An eikonal based formulation for traveltime perturbation with respect to the source location |

As a first test to our formulations, we consider a 2-D model where the velocity changes linearly in the direction of the source perturbation. In this case, the traveltime is described analytically as a function of and and so will the traveltime changes, . Restricting this example to models with change of velocity in the direction of the source perturbation does not limit its generality since changes in the orthogonal direction has no direct influence on the traveltime field.

In the first example, we consider a source perturbation in the
vertical direction in a medium in which the velocity changes linearly
in the vertical direction. Considering source perturbation in the
vertical direction is useful for applications related to datuming and
possibly downward continuation. The linear velocity model is defined
by

Evaluating and and using equation 4 yields:

which is an analytical representation of the change in the traveltime field shape with source depth location for this specific linear model and can be used to predict the traveltime for a source at a different depth. To test equation 16, we use equation 15 to estimate the traveltime using expansion 5 and compare that with the true traveltime for that source. Figure 2 shows this difference for a model with (a) a vertical velocity gradient of 0.5 and (b) a vertical velocity gradient of 0.7 . A 200 meter vertical shift, used here for the source, is typical of corrections applied in datuming among other applications. The errors, as expected, increase with an increase in velocity gradient as zero velocity gradient results in no change in traveltime shape and thus no errors. However, the errors are generally small for both gradients with the maximum value of 0.007 s occurring for the largest offset to depth ratio.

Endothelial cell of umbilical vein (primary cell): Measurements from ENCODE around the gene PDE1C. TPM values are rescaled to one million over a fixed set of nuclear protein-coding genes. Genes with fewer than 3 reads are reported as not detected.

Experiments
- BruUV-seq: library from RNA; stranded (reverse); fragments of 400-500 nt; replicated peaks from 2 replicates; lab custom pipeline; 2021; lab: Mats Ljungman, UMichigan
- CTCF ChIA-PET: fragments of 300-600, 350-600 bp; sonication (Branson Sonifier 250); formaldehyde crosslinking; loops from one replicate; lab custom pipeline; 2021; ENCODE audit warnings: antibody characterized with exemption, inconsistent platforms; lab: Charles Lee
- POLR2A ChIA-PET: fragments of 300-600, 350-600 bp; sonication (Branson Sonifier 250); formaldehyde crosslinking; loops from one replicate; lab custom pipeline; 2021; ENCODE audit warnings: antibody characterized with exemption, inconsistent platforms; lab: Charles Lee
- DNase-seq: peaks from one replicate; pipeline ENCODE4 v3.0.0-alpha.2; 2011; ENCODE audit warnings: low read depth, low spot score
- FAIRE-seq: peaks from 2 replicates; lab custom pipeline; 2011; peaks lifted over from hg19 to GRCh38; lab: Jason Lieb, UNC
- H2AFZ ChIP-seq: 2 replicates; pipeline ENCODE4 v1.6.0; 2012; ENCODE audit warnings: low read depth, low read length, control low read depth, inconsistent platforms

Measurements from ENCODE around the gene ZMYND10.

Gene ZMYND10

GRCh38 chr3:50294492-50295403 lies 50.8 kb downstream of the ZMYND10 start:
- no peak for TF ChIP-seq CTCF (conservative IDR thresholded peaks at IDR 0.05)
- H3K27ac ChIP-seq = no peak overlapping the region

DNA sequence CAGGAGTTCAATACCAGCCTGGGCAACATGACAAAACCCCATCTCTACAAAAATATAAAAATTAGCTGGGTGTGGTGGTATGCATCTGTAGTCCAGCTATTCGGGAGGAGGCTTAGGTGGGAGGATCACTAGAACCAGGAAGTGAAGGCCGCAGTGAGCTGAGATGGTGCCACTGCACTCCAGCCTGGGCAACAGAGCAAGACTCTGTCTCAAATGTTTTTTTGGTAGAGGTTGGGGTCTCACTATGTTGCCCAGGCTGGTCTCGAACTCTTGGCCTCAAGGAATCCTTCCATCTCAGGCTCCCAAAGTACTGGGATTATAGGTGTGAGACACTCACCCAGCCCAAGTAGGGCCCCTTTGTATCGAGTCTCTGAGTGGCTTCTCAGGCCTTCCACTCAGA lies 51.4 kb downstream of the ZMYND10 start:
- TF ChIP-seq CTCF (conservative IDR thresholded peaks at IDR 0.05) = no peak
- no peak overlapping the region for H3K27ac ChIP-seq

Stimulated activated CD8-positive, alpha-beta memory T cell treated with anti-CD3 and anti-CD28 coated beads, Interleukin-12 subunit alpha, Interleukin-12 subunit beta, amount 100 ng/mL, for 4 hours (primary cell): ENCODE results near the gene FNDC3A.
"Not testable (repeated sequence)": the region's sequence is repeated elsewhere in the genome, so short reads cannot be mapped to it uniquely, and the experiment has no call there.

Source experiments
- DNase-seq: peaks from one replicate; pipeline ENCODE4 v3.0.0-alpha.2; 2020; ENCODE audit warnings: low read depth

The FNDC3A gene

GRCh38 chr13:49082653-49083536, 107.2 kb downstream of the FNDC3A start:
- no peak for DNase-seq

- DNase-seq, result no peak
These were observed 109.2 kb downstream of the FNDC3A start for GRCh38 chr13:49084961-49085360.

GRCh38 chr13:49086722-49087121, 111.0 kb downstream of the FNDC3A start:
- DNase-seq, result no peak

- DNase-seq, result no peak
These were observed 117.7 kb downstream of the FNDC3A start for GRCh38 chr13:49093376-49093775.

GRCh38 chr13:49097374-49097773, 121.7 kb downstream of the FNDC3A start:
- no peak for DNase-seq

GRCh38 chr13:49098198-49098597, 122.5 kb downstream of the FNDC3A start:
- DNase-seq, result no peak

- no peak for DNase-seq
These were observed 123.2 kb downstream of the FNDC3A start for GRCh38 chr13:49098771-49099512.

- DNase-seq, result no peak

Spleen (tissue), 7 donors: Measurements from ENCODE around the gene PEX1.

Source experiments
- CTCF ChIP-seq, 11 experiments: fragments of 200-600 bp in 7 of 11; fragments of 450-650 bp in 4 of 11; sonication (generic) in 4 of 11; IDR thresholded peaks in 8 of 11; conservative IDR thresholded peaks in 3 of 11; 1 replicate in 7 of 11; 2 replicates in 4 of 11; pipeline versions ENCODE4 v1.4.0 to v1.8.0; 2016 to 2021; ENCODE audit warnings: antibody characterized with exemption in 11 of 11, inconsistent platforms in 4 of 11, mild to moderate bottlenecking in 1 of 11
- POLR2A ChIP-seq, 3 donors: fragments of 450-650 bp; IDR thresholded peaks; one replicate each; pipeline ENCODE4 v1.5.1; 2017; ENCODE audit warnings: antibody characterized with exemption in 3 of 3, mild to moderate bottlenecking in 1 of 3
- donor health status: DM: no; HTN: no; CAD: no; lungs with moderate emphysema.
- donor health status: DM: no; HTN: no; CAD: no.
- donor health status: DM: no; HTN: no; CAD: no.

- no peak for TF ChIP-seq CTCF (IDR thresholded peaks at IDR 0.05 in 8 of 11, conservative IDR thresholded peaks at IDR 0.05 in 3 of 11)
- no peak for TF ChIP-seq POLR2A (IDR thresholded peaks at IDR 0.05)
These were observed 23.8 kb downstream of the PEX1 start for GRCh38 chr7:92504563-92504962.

diff2
A color contour plot of the traveltime errors
using the perturbation equation as a function of location ()
for a linear velocity model of with =2000 m/s and a vertical
velocity gradient of 0.5 for (a) and 0.7 for (b). In
both cases, the vertical source perturbation distance is 200
meters. The maximum traveltime errors are (a) 0.004 s and (b) 0.007
s.
Figure 2. |
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In the second example, we consider source perturbation laterally in a
medium in which the velocity changes linearly in the lateral
direction. Considering source perturbation in the lateral direction
could be useful for velocity estimation, beam based imaging, and
interpolation applications, and more inline with the objectives of
this study. In this case, the linear velocity model is defined by

diffx2
A color contour plot of the traveltime errors
using the perturbation equation as a function of location ()
for a linear velocity model of with =2000 m/s and a horizontal
velocity gradient of 0.5 for (a) a horizontal source
perturbation of 100 meters and (b) a horizontal source perturbation
distance of 200 meters. The maximum traveltime errors are (a) 0.0005
s and (b) 0.002 s.
Figure 3. |
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An eikonal based formulation for traveltime perturbation with respect to the source location |

2013-04-02